From Publishers Weekly
The deadpan voice in which these 16 stories are told deepens the despair of their subject matter, each one speaking of unfulfilled need and unrequited search. It's a voice that takes for granted dope and booze and sleeping around, accepts the fact that, as one of the characters in "Having Fun" remarks: "All the things that feel like sex . . . never end up sexy." A few very young adults are sitting around a pool shooting up, swimming nude, but the focus is on Jake, in love with his sister Amanda, who is "having fun" only because she has crashed completely. Longing intensifies in "I Am Miss America," wherein a college student, crippled in a drunk-driving accident, wheels his chair into a bar and propositions dwarf-like Teensie who brutally rejects him. Then he knows for sure that any stature he achieves must be bestowed upon him by his giant of a father. "Good Practice" tells of jealousy and early loss, one girl yielding up her cousin, from whom she has been inseparable since childhood, to a boy with whom the cousin has fallen in love. Without men, the girl thinks, there would be no call to worry or weep. But it is the title story that brings it all together, sketching briefly and powerfully the art and tactic of growing up in a loving, understanding family but nonetheless giving in to peer pressure, complying with the mores of the time. This distingushed first collection introduces a writer of talent.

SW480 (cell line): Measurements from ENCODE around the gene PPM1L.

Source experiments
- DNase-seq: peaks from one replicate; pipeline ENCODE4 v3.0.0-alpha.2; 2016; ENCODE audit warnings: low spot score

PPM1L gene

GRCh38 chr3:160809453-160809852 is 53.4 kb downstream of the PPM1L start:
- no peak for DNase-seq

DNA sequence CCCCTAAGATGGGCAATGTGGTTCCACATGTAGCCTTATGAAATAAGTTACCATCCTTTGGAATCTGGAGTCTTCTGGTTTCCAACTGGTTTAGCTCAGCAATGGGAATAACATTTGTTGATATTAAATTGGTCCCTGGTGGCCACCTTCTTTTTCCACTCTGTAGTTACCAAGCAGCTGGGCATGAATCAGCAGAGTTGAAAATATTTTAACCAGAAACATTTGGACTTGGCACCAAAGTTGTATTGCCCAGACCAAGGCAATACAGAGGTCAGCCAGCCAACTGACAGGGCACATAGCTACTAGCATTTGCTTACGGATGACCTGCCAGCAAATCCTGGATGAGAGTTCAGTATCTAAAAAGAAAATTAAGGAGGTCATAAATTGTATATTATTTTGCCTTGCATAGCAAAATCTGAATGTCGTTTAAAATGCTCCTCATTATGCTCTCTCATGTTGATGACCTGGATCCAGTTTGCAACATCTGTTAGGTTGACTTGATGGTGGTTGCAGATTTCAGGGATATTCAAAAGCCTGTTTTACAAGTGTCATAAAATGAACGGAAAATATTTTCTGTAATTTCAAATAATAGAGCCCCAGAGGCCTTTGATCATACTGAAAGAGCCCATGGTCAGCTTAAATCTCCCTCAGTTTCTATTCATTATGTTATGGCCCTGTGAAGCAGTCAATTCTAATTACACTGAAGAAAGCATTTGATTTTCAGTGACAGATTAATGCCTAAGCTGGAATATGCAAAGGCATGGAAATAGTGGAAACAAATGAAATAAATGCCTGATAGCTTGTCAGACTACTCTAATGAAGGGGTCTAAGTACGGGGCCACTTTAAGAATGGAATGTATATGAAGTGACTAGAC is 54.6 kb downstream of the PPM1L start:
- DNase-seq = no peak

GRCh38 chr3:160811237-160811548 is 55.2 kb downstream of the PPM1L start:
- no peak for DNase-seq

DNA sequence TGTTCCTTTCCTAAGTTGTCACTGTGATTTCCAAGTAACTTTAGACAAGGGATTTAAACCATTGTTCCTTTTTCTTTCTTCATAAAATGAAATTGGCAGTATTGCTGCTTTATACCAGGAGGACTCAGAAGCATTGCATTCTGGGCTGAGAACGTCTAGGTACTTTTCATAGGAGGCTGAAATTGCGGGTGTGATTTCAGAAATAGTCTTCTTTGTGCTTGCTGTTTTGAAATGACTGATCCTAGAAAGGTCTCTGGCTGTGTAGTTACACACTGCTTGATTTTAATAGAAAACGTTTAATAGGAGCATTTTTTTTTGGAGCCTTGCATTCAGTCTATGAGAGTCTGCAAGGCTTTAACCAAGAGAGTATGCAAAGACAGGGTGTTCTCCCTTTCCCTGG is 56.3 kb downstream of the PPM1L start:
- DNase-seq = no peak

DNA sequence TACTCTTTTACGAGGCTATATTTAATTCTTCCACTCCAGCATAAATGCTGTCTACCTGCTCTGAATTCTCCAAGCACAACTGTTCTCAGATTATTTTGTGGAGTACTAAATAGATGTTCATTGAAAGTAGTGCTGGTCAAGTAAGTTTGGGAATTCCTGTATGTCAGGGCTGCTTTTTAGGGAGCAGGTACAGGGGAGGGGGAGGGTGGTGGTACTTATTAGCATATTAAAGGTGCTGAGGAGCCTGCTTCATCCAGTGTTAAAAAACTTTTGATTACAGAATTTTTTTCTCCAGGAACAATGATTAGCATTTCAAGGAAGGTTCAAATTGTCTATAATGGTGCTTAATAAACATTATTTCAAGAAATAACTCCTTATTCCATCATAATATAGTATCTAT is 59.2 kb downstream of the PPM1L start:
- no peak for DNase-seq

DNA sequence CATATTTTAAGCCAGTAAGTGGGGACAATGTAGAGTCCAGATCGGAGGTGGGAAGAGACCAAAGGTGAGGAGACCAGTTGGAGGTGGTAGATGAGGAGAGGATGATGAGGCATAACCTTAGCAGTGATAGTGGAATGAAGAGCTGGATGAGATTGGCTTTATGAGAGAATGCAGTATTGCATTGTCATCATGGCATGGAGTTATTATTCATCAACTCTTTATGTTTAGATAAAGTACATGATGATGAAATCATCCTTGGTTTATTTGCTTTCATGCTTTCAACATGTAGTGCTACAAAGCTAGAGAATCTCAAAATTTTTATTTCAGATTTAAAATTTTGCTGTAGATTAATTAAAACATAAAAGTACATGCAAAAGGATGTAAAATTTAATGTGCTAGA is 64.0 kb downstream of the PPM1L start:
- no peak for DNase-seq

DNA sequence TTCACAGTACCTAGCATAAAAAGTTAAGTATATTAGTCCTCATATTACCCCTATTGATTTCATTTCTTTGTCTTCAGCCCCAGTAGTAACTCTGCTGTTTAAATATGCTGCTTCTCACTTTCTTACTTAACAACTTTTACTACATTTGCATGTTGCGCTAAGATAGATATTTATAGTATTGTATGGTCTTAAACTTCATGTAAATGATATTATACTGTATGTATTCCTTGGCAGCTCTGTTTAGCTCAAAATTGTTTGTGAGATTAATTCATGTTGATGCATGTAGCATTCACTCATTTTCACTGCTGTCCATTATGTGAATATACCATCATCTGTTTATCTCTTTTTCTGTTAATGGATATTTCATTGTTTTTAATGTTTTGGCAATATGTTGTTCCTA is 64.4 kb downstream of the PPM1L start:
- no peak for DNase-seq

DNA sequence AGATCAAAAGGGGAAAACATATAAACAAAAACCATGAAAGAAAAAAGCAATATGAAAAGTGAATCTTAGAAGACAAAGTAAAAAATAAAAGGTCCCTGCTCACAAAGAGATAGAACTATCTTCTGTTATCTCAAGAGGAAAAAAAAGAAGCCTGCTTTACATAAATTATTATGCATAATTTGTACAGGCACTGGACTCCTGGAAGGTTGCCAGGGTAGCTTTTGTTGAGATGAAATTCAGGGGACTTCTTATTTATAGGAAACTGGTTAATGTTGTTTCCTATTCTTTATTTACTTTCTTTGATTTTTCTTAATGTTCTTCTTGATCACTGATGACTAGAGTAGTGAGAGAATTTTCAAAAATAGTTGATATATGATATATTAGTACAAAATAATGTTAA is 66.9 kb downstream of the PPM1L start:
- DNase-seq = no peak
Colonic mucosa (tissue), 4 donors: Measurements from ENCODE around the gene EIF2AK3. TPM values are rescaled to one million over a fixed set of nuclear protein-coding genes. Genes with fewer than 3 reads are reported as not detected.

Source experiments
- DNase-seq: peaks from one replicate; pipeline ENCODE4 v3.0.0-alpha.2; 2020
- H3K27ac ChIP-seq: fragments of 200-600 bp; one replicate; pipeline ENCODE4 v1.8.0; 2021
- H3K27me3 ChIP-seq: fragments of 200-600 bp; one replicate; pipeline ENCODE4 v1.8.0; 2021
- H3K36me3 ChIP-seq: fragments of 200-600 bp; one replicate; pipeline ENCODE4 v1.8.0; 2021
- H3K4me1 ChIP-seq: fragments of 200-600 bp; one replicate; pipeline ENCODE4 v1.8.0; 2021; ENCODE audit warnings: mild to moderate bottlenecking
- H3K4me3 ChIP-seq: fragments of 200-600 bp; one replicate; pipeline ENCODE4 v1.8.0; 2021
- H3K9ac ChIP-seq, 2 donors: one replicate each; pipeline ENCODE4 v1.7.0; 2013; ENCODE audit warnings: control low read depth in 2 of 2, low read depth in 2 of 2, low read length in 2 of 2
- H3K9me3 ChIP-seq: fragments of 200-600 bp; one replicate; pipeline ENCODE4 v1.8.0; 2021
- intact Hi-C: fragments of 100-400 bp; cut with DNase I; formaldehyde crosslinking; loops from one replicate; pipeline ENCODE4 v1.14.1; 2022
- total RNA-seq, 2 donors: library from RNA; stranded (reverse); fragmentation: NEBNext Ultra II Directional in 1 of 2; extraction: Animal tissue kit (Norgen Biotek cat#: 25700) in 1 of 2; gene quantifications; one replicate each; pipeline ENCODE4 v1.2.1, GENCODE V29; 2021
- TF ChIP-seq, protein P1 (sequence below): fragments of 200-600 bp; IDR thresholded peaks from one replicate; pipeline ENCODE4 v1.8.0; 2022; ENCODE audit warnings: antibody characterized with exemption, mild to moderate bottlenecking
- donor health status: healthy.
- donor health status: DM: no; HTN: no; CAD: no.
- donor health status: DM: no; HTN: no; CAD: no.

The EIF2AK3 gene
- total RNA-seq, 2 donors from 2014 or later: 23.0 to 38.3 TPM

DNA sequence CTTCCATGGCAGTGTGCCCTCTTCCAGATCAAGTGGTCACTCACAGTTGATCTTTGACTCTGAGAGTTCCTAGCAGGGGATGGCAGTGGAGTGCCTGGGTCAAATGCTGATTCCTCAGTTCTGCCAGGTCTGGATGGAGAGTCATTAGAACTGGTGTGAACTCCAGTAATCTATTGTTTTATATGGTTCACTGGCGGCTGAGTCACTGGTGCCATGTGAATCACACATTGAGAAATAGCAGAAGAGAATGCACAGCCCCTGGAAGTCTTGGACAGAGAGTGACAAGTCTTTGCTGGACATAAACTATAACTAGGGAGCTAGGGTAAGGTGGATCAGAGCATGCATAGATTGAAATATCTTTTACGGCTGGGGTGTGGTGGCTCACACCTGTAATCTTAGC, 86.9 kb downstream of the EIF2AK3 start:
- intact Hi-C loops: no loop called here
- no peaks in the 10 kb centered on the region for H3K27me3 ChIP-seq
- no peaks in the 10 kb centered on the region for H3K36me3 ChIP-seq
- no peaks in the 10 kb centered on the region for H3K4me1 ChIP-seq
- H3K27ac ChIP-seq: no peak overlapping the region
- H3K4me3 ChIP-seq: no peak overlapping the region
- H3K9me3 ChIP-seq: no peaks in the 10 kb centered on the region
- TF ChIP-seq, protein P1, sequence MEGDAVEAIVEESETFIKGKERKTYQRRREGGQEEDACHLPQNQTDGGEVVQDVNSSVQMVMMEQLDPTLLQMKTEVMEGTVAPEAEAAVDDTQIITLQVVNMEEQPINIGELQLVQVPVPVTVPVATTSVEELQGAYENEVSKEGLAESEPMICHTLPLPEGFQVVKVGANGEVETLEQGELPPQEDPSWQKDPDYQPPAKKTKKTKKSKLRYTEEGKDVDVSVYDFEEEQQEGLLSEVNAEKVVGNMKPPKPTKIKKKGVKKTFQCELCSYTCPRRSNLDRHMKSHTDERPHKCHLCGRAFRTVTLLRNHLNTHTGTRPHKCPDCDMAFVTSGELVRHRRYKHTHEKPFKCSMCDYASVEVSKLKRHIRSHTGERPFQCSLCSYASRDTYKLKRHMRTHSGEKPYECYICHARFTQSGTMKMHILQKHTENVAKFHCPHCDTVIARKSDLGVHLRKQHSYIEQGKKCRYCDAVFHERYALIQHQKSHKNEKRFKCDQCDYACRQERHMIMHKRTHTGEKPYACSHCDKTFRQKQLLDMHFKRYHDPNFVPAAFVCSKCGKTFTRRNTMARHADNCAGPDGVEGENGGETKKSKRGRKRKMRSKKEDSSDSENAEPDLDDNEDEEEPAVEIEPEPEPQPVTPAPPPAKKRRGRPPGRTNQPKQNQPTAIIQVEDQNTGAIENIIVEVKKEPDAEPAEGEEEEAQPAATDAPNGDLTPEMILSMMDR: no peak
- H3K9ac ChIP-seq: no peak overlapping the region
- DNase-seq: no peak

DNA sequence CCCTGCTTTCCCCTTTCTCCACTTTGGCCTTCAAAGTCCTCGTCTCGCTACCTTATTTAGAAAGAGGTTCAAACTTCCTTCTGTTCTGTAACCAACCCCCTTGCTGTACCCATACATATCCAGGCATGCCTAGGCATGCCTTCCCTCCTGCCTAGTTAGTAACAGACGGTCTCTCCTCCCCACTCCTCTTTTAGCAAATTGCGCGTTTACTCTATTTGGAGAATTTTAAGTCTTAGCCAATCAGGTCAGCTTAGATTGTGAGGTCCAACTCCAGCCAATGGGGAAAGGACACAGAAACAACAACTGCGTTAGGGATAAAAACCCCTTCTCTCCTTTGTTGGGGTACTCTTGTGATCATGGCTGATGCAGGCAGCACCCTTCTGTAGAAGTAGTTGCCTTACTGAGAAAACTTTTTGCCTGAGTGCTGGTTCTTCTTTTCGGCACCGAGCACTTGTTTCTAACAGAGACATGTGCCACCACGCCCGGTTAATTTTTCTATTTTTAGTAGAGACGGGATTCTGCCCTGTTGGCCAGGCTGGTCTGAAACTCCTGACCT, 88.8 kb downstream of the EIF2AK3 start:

Copyright 1988 Reed Business Information, Inc.